There are factors beyond training and knowledge of running which can affect performance in events like the marathon. At the most elite levels of distance running, East Africans, particularly the Kenyans and Ethiopians dominate. The Kalenjins, a tribe in Kenya of 500,000, "win 40 percent of top international distance running honors...three times as many distance medals as athletes from any other nation in the world." (6) While environmental factors, like elevation (the higher the elevation the less oxygen available so one's body conditions itself to deal with situations where oxygen is less available, like during a race), affect the development of athletes; the Kalenjins' dominance points to factors beyond environmental. If it was just a matter of training at higher elevation American athletes could all train in Colorado and be competitive internationally. In laboratory tests where Kenyan runners were compared with Scandinavians, another group which at one point dominated distance running, the Kenyans' muscle fibers contained more mitochondria (where the glucose combines with oxygen resulting in energy) and capillaries. (6) The greater number of capillaries means more oxygen is delivered to the mitochondria and more energy is produced. With more mitochondria and capillaries than the Scandinavians, the Kenyans are more efficient, with each breath resulting in a greater production of energy. Anyone can have an increased number of capillaries and mitochondria but this trait seems to appear more frequently in East African black populations, particularly those of the Kalenjin tribe. While having the right genes does not make an elite distance runner, having the genetic predisposition for more efficient aerobic exercise, like the Kalenjins apparently do certainly helps.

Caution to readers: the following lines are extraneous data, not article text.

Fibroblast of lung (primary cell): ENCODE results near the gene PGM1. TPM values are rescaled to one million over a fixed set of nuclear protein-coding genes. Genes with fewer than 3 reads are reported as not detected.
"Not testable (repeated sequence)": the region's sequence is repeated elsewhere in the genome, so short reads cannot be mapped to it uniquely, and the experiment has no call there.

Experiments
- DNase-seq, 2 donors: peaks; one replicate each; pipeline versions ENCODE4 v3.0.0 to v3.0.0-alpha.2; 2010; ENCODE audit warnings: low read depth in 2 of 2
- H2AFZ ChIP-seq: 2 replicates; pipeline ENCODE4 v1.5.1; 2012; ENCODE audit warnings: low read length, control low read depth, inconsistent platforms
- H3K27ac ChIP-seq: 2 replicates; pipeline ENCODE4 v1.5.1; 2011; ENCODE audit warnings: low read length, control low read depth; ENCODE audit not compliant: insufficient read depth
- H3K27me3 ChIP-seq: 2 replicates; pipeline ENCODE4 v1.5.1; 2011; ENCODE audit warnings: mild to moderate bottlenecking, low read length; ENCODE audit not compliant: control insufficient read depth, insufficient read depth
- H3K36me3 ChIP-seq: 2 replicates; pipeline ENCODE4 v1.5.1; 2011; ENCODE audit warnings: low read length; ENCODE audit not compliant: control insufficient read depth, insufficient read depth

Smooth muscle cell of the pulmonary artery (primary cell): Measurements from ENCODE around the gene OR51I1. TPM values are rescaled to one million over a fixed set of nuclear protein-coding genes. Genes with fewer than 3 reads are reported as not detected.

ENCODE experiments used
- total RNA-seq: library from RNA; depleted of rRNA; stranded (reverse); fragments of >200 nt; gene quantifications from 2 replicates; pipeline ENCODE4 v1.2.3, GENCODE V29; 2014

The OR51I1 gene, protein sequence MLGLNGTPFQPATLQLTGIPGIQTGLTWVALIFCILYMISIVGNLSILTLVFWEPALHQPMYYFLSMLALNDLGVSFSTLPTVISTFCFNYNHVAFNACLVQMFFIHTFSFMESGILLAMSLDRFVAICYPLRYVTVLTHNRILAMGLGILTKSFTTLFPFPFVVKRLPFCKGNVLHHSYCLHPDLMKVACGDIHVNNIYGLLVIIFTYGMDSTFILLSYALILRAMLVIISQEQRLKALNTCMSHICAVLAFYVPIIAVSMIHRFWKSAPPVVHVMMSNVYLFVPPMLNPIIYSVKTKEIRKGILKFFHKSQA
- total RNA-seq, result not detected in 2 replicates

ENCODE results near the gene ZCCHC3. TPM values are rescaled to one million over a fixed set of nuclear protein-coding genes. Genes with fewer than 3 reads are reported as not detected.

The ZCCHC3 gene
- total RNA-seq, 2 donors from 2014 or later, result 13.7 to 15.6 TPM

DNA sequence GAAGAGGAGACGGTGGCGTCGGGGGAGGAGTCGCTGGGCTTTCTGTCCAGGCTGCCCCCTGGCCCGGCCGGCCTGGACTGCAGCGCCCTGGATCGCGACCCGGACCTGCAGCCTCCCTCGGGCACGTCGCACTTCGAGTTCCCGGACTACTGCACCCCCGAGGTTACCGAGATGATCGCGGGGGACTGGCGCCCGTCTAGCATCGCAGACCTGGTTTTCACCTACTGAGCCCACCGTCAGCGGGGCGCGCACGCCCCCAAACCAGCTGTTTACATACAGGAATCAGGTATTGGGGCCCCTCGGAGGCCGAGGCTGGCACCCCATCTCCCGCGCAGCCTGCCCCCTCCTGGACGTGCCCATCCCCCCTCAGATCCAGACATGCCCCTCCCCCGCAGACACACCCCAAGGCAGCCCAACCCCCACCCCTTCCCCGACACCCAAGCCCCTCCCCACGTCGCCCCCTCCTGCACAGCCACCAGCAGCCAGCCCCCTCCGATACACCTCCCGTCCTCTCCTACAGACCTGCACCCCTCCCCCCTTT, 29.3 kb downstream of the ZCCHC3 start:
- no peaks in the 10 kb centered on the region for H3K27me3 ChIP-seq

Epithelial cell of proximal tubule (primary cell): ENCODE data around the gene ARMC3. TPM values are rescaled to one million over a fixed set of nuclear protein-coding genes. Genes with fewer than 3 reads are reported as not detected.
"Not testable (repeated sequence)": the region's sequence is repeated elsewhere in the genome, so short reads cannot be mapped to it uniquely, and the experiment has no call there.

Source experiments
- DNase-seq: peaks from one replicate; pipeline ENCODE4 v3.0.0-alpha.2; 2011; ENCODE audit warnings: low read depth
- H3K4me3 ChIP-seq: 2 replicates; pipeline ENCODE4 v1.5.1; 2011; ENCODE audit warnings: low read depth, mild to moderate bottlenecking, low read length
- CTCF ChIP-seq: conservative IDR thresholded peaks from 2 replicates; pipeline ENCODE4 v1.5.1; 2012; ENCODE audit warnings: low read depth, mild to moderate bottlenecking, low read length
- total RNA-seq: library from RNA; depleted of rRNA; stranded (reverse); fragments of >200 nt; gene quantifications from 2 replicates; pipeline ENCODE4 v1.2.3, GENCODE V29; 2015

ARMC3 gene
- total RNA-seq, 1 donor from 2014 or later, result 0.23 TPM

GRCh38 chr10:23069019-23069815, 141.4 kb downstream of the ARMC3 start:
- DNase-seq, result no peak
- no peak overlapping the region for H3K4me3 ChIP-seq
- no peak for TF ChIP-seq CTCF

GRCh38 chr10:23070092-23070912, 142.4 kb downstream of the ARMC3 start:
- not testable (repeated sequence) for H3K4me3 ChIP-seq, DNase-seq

Biology helps us prepare and succeed in running marathons but there are factors beyond biology's current scope that affect one's ability to run a marathon. Where does the desire to put one's self through 26.2 miles of excruciating physical exertion come from? From a biological perspective one is depleting one's body's energy to frighteningly low levels and weakening one's immune system for no discernible benefit. The question of why humans do things like run marathons, is their a deep-seeded undiscovered biological need to do so, are the questions biology must tackle as it moves into the 21st century,

1)marathon and beyond, COMMENTS ABOUT IT Sara Latta, " Hitting 'the Wall'" 2003

2) Kimball's Biology Pages "Glycogen" ,


4)New York Times , Gina Kolata "Study Cautions Runners to Limit Their Water Intake"

5) Boston Globe, Judy Foreman "Is there a limit to how fast, long someone can run?" April 13, 2004

6) Run-Down , Jon Entine "Shattering Racist Myths: The Science Behind Why Kenyans Dominate Distance Running"